- Mike Perrin should know that Darrell Royal, Mack Brown and Fred Akers -- the three winningest coaches in Longhorn history combined for only two losing seasons in a combined 46 seasons. And Brown and Akers were fired.
- Charlie Strong is a wonderful, beloved man, but those traits and winning should not be mutually exclusive.
- The legacies of chancellor Bill McRaven, president Greg Fenves and athletic director Mike Perrin will all be shaped by this coaching decision.
The final regular-season game for Texas on Friday is no longer simply a game.
It is a watershed moment that could have far-reaching implications.
The significance of the Texas-TCU outcome and what follows in the hours afterward will shape and define the reputations and careers and legacies of a football coach, an athletic director, a school president and a school chancellor. And maybe a football program.
But that is exactly what’s at stake for coach Charlie Strong, athletic director Mike Perrin, President Gregory L. Fenves and chancellor Bill McRaven. And an athletic program that is desperate to right itself and get back on its feet as what was once the gold standard for college sports.
It’s almost inconceivable that those three men in power could be basing their decision about Strong’s body of work on one game, and a game against a below-average TCU team, at that. If that’s true, it’s troubling on the face. If you’re basing your future on one game, you’ve already made a mistake.
Should they decide to keep Strong — a beloved figure who offers a lot of positives — they’d paint themselves as Boy Scouts who believe in participation trophies and ignore that Strong could become the first coach in the school’s 124-year history to have three losing seasons. College football became a big business long ago. If it wasn’t, Strong wouldn’t be making $5.2 million a year. So far he’s been paid $15 million for 16 wins, which is hardly a pleasant ratio.
They erect scoreboards at stadiums for a reason. They don’t lie.
I’m not suggesting a decision to retain the coach would shorten Perrin’s and Fenves’ tenures at Austin, but big money donors have long memories. And they have deep pockets, pockets that those two need. And while Fenves seems to have little clue about athletics, he does understand the power of money.
And Perrin should know better than either Fenves or McRaven. Perrin actually played the game. He knows that the three winningest Longhorns coaches ever — Darrell Royal, Mack Brown and Fred Akers — combined for only two losing seasons in their 46 years. Two. And the last two coaches were fired.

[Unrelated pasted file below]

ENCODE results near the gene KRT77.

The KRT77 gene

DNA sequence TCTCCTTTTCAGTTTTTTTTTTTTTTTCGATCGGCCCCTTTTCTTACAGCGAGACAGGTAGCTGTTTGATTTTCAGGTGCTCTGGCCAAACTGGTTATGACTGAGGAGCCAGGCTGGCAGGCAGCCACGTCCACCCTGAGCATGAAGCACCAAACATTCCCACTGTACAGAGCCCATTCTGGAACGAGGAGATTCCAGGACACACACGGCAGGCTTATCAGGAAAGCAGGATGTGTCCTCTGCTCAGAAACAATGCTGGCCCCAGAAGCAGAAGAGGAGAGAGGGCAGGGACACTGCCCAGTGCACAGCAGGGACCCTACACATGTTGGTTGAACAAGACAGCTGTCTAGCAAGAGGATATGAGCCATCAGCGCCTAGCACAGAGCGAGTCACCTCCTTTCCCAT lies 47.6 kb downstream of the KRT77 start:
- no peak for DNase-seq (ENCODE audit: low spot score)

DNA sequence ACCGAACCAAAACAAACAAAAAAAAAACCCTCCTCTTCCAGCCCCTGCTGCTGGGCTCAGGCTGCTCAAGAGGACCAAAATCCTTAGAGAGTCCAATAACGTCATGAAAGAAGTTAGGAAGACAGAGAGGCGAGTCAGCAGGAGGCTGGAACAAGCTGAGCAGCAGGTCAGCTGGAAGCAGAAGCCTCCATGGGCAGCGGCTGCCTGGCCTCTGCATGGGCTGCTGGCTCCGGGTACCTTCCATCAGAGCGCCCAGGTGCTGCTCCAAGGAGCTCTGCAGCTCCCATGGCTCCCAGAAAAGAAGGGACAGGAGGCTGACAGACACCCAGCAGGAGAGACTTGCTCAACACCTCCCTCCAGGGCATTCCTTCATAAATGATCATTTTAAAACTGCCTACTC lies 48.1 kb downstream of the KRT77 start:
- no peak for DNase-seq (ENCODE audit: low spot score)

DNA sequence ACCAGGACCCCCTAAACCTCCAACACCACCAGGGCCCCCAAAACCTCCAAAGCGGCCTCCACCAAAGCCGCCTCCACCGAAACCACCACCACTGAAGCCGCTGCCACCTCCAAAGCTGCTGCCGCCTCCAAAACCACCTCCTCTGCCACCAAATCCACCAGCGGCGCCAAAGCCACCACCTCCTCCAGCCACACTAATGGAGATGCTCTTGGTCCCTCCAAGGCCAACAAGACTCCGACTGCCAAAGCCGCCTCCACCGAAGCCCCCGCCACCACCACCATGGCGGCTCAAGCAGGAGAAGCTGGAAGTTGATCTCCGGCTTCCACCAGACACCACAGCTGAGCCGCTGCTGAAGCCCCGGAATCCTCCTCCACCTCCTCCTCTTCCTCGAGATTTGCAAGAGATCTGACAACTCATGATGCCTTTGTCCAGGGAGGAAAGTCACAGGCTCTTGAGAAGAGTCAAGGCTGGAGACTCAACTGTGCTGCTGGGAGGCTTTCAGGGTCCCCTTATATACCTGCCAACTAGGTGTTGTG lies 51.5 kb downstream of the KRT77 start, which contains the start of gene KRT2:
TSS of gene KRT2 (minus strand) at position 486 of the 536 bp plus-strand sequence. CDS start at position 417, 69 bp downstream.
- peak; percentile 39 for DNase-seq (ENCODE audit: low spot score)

Let’s get this straight. Yes, Brown was let go after an 8-4 regular season in which he came within a half of beating Baylor and winning the Big 12, but he didn’t leave the program in a mess or in scandal. And he left with a perfect NCAA graduation rate in his last season.
True, there was plenty of entitlement after the national championship in 2005, but an entire culture didn’t need changing. To imply otherwise wrongly and deeply impugns Mack’s spectacular career. Mack had his own core values of communication, trust, respect and a common purpose. He just didn’t tout them at every turn.
Ever since his players walked off the hallowed field that is the Rose Bowl in January of 2010, solemn after the loss to Alabama, little has gone right for Texas football. Colt McCoy suffered a badly pinched nerve in his shoulder on the fifth offensive snap, never to return. Alabama prevailed and established itself as football’s newest — and enduring — dynasty while Texas went in the opposite direction and continues to trend south, a prolonged slump that drastically begs for change.
Of course, fixing football isn’t the critical societal issue that affects the world that Texas so wants to change. It doesn’t rise to the level of a controversial and divisive concealed weapon law in classrooms or a polarizing Jefferson Davis statue on campus that will now grow cobwebs out of sight.
But to dismiss the school’s decision about its current coach is folly. Some in this world of misplaced priorities would say the process sorting out Strong’s future is even more important than those two causes that Fenves had to deal with. They are wrong, but that doesn’t make this a trivial matter.
It is Texas football, after all.
The Longhorns could win Friday, but they don’t celebrate being 6-6 and qualifying for a bowl game. Those aren’t standards. Those are unacceptable embarrassments.
Maybe Fenves wants to de-emphasize football. Maybe Perrin has forgotten that he played for Royal in the same stadium that bears his name. Maybe they don’t care about Longhorns tradition, but I find that hard to believe.
I’m all for fairness. Strong is a truly wonderful man that we all like and admire. He’s a very good coach, but it’s not working. Texas isn’t paying him to be a guidance counselor or a father figure. Those traits are terrific, but that and winning shouldn’t be mutually exclusive. The school cannot let 18- to 20-year-olds make its decisions for it.
Strong is flirting with matching the three consecutive losing seasons of 1936-38. Even if he pulls out a badly needed win — and it says here Texas will win big over TCU, 38-21, and Strong will be triumphantly carried off the field — it shouldn’t change anything. Change is necessary. His 16-20 record and inexcusable loss to Kansas near the end of Year Three provide compelling evidence that Strong isn’t getting it done. Every step forward is followed by one in retreat. It has been painful to watch because Strong is so beloved.
So sometime after Texas leaves the field at Royal-Memorial Stadium amidst the Friday dusk, McRaven, Fenves and Perrin will huddle with advisors and make a final, climactic decision.
It will alter perceptions and careers and legacies. No pressure.